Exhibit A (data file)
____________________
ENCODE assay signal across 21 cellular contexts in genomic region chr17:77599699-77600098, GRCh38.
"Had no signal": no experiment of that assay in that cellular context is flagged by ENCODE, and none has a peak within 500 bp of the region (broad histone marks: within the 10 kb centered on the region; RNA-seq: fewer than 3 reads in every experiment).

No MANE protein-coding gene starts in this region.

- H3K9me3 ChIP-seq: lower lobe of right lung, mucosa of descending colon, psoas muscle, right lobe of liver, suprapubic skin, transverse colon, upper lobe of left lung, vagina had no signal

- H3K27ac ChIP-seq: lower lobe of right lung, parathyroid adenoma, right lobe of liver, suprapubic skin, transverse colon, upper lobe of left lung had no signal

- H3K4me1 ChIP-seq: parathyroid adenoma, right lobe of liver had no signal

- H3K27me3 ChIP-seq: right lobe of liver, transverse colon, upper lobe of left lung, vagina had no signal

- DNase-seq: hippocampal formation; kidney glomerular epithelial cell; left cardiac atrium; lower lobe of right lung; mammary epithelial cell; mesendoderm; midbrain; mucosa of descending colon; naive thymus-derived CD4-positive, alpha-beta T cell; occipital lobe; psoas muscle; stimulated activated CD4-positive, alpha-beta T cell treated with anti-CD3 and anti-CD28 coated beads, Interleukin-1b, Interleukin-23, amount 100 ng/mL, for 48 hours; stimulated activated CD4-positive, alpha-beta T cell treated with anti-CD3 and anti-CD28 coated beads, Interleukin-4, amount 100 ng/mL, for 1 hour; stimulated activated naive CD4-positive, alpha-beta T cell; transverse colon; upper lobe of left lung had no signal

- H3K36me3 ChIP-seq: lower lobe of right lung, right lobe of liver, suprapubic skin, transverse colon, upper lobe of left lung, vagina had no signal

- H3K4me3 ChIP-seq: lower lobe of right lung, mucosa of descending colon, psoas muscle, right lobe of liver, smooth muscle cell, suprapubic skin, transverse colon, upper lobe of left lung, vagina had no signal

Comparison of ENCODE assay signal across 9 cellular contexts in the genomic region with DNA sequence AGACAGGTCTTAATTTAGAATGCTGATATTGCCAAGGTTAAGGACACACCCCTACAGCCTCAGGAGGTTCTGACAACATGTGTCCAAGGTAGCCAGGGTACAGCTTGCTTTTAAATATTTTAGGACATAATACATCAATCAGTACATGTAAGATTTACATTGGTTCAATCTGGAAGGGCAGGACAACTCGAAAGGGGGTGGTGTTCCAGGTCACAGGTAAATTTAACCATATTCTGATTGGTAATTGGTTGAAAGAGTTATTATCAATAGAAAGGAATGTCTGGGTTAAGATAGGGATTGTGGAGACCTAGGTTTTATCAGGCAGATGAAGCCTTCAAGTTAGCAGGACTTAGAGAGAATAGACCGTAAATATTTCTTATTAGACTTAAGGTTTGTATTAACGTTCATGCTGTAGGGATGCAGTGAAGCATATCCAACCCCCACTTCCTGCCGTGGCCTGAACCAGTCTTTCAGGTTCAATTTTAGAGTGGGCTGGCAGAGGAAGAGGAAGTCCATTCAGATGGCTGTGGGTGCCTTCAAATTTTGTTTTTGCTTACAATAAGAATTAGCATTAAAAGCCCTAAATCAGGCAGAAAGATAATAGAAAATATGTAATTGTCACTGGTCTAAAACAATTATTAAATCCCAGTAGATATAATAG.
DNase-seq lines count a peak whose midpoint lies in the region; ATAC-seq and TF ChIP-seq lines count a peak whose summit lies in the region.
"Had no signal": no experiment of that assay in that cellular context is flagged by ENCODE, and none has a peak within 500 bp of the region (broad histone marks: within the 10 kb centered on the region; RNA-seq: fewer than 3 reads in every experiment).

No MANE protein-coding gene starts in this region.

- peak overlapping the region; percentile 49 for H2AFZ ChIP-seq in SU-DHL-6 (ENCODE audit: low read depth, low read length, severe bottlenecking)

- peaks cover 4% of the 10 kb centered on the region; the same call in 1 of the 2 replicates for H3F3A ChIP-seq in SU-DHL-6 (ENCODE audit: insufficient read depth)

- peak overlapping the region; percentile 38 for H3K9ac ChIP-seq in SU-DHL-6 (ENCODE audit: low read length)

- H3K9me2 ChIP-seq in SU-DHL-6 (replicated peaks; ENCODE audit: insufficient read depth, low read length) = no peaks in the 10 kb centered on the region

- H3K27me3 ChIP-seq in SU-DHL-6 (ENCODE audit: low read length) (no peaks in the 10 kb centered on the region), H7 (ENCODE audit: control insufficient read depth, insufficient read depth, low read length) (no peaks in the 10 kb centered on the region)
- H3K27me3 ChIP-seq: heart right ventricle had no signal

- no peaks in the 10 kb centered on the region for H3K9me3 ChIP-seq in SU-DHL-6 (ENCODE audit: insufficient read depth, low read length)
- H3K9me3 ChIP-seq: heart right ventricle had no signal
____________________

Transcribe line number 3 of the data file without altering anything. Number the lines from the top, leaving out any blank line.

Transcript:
No MANE protein-coding gene starts in this region.